Lander rearrangement

What is Lander rearrangement?

The Lander rearrangement, which is a thermal conversion of alkyl imidates (also called imino ethers) into N-alkyl amides, was initially reported by Wheeler and Johnson in 1899. Subsequently, Lander extensively explored this reaction from 1900 onwards. This reaction occurs in the presence of an alkylating agent and is named after Lander.

Lander rearrangement - general reaction scheme
Lander rearrangement
  • R1, R2 = alkyl, aryl
  • R3 = alkyl

During this 1,3-shift process, when the alkylating agent’s alkyl group differs from that of the substrate, mixed alkyl amides are produced. However, when a lower alkyl group’s alkylating agent is used for the pyrolysis of alkyl imidates, the N-alkyl amides are more likely to form, with the lower alkyl group substituting the alkyl groups. As early as 1897, this trend of alkyl group substitution was postulated for the conversion of 2-methoxyquinoline or 2-ethoxyquinoline into N-methyl-2-quinolone with an excess of methyl iodide.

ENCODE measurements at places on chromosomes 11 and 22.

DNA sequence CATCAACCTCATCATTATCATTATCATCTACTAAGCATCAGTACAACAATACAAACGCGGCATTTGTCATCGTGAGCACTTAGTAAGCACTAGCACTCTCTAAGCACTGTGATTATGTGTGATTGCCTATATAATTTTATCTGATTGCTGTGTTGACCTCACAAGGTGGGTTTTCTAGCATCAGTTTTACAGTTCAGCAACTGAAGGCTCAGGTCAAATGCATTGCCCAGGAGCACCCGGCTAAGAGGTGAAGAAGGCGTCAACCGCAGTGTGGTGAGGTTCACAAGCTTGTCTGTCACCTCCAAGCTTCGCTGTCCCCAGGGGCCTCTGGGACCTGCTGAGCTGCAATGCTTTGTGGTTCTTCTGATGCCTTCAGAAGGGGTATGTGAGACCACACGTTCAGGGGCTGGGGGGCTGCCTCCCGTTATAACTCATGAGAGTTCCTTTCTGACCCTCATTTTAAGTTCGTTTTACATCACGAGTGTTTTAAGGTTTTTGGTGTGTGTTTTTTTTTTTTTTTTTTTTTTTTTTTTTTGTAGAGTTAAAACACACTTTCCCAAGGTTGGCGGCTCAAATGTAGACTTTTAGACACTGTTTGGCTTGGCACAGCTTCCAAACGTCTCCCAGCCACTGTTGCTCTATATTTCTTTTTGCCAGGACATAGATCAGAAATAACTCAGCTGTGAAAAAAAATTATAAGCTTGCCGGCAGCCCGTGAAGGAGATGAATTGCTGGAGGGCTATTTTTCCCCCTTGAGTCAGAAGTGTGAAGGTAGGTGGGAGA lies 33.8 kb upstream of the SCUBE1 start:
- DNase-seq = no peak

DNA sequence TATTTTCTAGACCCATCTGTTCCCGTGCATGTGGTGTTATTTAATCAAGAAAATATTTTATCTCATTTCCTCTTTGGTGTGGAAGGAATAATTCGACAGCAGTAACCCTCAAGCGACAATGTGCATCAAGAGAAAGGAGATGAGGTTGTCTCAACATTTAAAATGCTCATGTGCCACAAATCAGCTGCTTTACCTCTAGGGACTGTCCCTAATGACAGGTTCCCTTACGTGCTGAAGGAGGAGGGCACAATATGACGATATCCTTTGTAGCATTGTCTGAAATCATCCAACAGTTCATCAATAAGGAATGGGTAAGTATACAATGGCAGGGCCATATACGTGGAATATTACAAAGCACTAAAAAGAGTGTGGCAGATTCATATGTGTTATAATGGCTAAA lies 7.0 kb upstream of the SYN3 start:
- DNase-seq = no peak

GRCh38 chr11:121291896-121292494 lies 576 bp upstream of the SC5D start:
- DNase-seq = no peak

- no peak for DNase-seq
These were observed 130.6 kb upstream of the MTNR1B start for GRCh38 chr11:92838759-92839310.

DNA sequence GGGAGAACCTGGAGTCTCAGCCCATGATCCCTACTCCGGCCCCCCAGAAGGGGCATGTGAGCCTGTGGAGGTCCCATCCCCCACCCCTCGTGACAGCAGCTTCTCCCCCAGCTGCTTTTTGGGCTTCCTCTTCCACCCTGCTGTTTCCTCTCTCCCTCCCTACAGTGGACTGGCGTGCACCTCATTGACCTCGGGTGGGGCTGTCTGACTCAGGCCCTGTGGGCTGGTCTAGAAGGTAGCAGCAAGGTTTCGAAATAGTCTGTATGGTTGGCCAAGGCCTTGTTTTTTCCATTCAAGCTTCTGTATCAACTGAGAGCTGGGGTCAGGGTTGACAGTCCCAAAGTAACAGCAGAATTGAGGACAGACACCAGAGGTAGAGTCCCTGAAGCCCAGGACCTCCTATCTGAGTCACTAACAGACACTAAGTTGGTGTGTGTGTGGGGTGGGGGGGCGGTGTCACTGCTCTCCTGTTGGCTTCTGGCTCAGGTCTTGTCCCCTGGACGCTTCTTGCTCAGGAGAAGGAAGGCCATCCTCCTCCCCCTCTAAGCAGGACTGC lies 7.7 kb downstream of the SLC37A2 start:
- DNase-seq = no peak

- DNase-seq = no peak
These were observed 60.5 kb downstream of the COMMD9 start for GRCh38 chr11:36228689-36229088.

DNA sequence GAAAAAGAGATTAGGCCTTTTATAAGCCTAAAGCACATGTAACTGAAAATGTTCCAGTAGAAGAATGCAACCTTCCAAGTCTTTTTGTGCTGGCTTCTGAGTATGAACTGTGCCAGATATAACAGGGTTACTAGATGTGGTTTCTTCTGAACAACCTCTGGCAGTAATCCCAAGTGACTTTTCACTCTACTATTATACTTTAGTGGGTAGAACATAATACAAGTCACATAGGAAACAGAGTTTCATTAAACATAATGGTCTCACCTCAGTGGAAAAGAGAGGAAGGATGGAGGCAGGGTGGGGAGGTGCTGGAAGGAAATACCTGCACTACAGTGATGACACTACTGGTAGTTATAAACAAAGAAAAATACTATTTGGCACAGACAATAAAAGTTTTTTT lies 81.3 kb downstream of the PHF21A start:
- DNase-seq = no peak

It should be noted that this rearrangement also occurs smoothly in the absence of an alkylating agent, as demonstrated by the transformation of N-substituted imidates to N,N-disubstituted amides during distillation in vacuo. This reaction is now referred to as the Chapman rearrangement.

A common application of Lander rearrangement is the conversion of methoxypyridines to N-methylpyridones.

References

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